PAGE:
I'm one of the lucky ones. My house is still standing, and there's no damage.


I cannot imagine how that feels to come back to your house intact. I've wondered ever since an acquaintance of mine, who had a house in the Oakland hills during its fire [1], talked about it. She had come back to her house and it was still standing, and then went on to relate how, for her, it was a mixed blessing.

The house was there, and the stuff was there, but everything smelled of smoke (and would for years afterward). Some of her neighbors lost their homes, and a combination of the rebuilding challenges (dealing with insurance, contractors, budgets etc) resulted them in selling their houses and moving away. Some of her neighbors were living in 20 year old houses instead of over 50 year old houses (this was back in 2011). Her neighbors had much better wiring, stronger foundations, and built in home fire sprinkler systems. Things which improved their homes in a number of small but important ways.

She said it was the most surreal thing in her life in terms of how she "should" feel, how she "did" feel, and how she thought about and remembered the fire. In 2006 she had upgraded the insulation in the attic to make the house more energy efficient and removing all of the old insulation released a lot of smokey smells again which brought a lot of the scene, the craziness, back.

I've thought about that a lot since I talked with her. All through my life my parents and the government has spent time and money telling me to "prepare" for disaster and no money at all telling me how to live "after" disaster.

Something that helped her was that she began writing a journal in the days and weeks and months that followed the fire.

[1] https://en.wikipedia.org/wiki/Oakland_firestorm_of_1991


> Some of her neighbors lost their homes, and a combination of the rebuilding challenges ... resulted them in selling their houses and moving away.

If this occurred in an urban/suburban environment, it would instantly cause the sort of "shrinking city" problem affecting places like Detroit—suddenly, your house might be the only house on its block, so the viability of delivering power, water, or mail to your lone house (or even keeping the roads maintained around you) would have to be reconsidered as a matter of urban planning. Your house might still be there, but if the city decides to redraw the city limits to exclude it, you may as well give it up as lost anyway—it doesn't have market value any more.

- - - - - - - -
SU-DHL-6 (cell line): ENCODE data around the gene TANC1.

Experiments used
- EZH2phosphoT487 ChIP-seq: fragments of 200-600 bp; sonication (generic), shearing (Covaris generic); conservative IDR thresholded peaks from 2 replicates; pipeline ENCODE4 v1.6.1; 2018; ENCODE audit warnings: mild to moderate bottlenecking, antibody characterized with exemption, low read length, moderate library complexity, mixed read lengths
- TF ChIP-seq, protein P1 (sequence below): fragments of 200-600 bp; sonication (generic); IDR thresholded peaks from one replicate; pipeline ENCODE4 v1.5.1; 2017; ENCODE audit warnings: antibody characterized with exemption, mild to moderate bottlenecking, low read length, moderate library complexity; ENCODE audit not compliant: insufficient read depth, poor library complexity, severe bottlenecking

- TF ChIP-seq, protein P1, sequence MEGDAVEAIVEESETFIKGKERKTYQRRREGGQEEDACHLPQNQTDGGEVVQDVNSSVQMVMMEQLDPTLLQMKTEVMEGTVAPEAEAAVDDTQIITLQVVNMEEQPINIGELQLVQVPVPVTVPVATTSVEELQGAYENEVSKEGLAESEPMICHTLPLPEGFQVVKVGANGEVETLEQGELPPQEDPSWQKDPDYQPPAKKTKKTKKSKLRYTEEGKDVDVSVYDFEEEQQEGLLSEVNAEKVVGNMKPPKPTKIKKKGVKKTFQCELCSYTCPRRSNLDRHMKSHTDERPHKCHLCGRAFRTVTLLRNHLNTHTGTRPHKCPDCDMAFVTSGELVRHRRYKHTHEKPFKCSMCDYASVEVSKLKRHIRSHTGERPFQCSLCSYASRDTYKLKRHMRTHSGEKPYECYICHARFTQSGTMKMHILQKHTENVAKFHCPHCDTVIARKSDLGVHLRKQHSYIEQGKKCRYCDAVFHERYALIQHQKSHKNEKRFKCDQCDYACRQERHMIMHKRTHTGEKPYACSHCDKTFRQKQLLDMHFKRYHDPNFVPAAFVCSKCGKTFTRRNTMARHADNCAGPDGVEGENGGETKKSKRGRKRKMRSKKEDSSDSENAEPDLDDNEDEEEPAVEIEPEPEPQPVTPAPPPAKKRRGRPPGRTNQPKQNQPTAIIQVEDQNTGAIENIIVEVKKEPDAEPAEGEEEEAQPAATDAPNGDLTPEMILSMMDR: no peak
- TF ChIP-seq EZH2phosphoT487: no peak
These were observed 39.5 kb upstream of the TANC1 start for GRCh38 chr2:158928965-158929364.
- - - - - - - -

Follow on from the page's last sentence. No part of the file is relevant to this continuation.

On the other hand, if this was a farm—probably then on unincorporated land—a very different set of considerations would be in play, since you (or a co-op you're a part of) would likely own an independent contract for the installation and maintenance of the entire run from the utility to you. On one hand, it would probably end up your responsibility to pay for any repairs to power poles/water mains/etc.—which might be a lot. On the other hand, knowing that, you'd probably have insurance for those "backhauls" for just such occasions. (A lot of farming is risk management of often-volatile commodities. There's a reason the CFTC—the US futures-market regulator—is under the Department of Agriculture.)


The math on this seems wonky as some areas are very low density and still have electric water and sewer. I suspect detroit has problems from poverty and poor management not density.

PS: <rant> Underfunded pensions are a huge issue that's often ignored until way to late. People need to sound the alarm at year one when the pension is not at 110% not year 30 when it's way to late. IMO, a company should not be able to have a dividend or stock buy back if their not over 100%. </rant>


> If this occurred in an urban/suburban environment

It happened in Oakland, CA.


Is there any smoke damage? I would imagine that would be incredibly expensive to fix.

Glad to hear you're doing well.


No smoke damage at all. Last thing I did before leaving was turn off the AC and close all the windows.

Some of my neighbours weren't so lucky -- some have a lot of smoke in the house, so have to replace or clean some furniture and have walls cleaned.

Still, even that's nothing compared to completely losing a house.

I lost power for a total of 20 minutes through the whole thing. My video surveillance system kept running throughout the evacuation, and I could VPN into my house and check on things.


Wow, what could you check? Presumably a video feed told you if on fire/ not on fire. That's one stressful check to be making.


Canada seems to be in so much trouble - I am wondering how things are there.

# Massive flooring of the Canadian dollar.

# Continued job losses months on end - Unemployment rate of 7.1% !

# Most expensive Natural Disaster in Canadian history.

At least they got their Obama.


In a historical sense, Canadian dollar isn't particularly low, at least not so low that I would call it "massive flooring". [0][1]